- passing a lot of urine
- weight loss and hunger
You might have itching if you have jaundice. The increased bile salts in the bloodstream cause itching in the skin.
Fever and shivering
You might have a temperature from time to time because you have jaundice or an inflamed pancreas. When your temperature is high you may feel cold and shivery.
Occasionally, pancreatic cancer is linked to blood clots. They may form in the deep veins of your body, usually the leg. This is called deep vein thrombosis (DVT). Or blood clots can develop in smaller veins anywhere in the body. Sometimes the clots will disappear and then develop somewhere else in the body.
Blood clots can be life threatening. Contact your healthcare team straight away if you have these symptoms:
- pain, redness and swelling around the area where the clot is
- the area around the clot might feel warm to touch
- pain in your chest or upper back – dial 999 if you have chest pain
- coughing up blood
Symptoms of metastatic pancreatic cancer
Metastatic pancreatic cancer is when the cancer that started in the pancreas has spread to another part of the body, such as the liver, lungs or bones. This may also be called advanced pancreatic cancer.
The most common place for pancreatic cancer to spread to is the liver. It can also spread to the lungs, within the abdomen or to nearby lymph nodes. Rarely, it can spread to the bone.
Symptoms if cancer has spread to the liver or within the abdomen
You might have any of the following symptoms if your cancer has spread to the liver:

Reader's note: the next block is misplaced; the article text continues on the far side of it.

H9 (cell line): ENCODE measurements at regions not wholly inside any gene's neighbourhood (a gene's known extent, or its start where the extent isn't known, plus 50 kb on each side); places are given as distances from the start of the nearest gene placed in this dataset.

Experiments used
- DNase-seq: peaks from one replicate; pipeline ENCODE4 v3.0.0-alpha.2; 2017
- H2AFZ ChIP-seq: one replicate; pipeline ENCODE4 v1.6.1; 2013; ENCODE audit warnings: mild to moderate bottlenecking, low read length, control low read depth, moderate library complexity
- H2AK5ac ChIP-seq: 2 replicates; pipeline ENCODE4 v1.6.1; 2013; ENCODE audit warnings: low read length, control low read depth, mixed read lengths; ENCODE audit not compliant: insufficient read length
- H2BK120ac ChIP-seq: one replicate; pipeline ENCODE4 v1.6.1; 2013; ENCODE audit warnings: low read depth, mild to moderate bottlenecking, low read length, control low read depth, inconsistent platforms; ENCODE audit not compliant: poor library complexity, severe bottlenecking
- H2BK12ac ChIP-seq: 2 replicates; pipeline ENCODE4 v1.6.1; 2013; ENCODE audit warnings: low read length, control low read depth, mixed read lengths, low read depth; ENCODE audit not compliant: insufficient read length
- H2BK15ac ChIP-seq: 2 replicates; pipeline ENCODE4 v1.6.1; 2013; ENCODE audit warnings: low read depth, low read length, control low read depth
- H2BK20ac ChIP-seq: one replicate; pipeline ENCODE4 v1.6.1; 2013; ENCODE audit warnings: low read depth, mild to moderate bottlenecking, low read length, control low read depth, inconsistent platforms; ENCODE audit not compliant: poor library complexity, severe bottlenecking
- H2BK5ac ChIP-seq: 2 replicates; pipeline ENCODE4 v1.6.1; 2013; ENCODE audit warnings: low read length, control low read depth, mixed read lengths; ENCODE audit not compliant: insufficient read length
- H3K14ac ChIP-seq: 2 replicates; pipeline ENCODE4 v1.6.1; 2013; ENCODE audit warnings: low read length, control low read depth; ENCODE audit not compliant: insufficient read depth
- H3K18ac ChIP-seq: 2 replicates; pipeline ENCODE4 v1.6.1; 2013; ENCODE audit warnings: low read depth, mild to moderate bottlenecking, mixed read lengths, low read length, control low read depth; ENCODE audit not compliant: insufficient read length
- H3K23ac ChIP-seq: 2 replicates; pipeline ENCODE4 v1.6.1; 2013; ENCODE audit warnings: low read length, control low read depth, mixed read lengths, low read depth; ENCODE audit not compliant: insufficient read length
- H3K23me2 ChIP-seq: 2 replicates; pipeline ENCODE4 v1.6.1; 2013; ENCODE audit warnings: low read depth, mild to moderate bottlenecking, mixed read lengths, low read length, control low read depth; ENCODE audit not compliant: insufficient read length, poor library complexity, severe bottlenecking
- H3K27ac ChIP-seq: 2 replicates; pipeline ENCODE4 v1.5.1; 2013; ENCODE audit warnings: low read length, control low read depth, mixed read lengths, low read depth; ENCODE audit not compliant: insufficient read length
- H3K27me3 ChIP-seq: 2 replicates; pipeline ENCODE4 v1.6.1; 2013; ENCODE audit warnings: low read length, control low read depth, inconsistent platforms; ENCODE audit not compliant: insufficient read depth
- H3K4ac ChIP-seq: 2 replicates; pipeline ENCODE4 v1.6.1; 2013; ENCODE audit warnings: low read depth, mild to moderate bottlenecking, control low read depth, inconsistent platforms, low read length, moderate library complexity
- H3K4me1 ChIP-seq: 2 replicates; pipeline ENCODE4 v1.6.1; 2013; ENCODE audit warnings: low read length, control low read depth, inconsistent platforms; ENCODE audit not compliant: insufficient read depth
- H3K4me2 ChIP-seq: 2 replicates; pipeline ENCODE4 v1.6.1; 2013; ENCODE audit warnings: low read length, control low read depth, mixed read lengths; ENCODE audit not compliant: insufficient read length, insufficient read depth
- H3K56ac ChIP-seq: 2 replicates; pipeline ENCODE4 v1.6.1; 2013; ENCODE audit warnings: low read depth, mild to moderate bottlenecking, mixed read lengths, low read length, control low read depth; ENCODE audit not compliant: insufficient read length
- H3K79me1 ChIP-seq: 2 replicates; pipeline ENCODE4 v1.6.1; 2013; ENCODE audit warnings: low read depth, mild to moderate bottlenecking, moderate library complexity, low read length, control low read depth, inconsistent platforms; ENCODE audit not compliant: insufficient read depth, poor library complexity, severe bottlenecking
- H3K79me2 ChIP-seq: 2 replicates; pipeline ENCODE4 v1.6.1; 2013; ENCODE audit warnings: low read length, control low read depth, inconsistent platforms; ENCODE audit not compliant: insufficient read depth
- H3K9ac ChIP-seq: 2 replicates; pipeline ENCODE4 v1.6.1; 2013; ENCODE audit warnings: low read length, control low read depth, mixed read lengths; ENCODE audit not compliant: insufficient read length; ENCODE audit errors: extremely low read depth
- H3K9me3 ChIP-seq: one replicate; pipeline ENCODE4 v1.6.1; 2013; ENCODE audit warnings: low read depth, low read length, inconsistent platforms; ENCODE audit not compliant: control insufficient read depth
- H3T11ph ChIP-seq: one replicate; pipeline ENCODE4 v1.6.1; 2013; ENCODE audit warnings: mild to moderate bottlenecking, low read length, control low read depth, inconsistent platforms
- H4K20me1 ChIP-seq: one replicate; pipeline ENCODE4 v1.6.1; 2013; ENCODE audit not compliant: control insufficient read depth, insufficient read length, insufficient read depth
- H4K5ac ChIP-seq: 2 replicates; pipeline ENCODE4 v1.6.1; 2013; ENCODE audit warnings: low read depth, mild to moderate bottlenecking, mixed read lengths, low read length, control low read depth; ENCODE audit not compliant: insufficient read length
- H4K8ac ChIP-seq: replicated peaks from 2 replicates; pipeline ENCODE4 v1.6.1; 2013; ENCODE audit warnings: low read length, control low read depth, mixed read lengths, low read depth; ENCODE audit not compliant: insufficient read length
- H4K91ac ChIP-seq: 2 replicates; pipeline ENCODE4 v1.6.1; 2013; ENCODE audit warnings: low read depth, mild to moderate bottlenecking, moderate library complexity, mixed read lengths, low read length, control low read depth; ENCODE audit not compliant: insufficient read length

- discomfort or pain on the right side of your tummy (abdomen)
- feeling sick
- poor appetite and weight loss
- a swollen tummy (called ascites)
- yellowing of the skin and whites of the eyes, and itchy skin (jaundice)
Symptoms if cancer has spread to the lungs
You may have any of these symptoms if your cancer has spread into the lungs:
- a cough that doesn’t go away
- ongoing chest infections
- coughing up blood
- a buildup of fluid between the chest wall and the lung (a pleural effusion)
Symptoms if cancer has spread to the bone
You might have any of the following symptoms if your cancer has spread to the bones:
- pain from breakdown of the bone – the pain is continuous and people often describe it as gnawing
- backache, which gets worse despite resting
- weaker bones – they can break more easily
- raised blood calcium (hypercalcaemia), which can cause dehydration, confusion, sickness, tummy (abdominal) pain and constipation
- low levels of blood cells – blood cells are made in the bone marrow and can be crowded out by the cancer cells, causing anaemia, increased risk of infection, bruising and bleeding
Cancer in the spinal bones can cause pressure on the spinal cord. If it isn't treated, it can lead to weakness in your legs, numbness, paralysis and loss of bladder and bowel control (incontinence). This is called spinal cord compression. It is an emergency, so if you have these symptoms contact your 24 hour advice line or healthcare team straight away. If you can't get through, contact your GP or go to your nearest accident and emergency department (A&E).
Symptoms of pancreatic neuroendocrine tumours
Neuroendocrine tumours (NETs) are rare cancers that start in neuroendocrine cells. Neuroendocrine cells have different functions depending on where they are in the body. They control how our bodies work. You might also hear NETs called neuroendocrine neoplasms (NENs) or neuroendocrine carcinomas (NECs).
A pancreatic NET starts in the neuroendocrine cells of the pancreas. Pancreatic NETs are rare. They are usually split into 2 groups, these are:
- cancers that don’t make hormones, or make hormones that don’t cause a set of symptoms (non functioning tumours)
- cancers that make hormones and cause a set of symptoms (functioning tumours)
The most common type are non functioning pancreatic NET.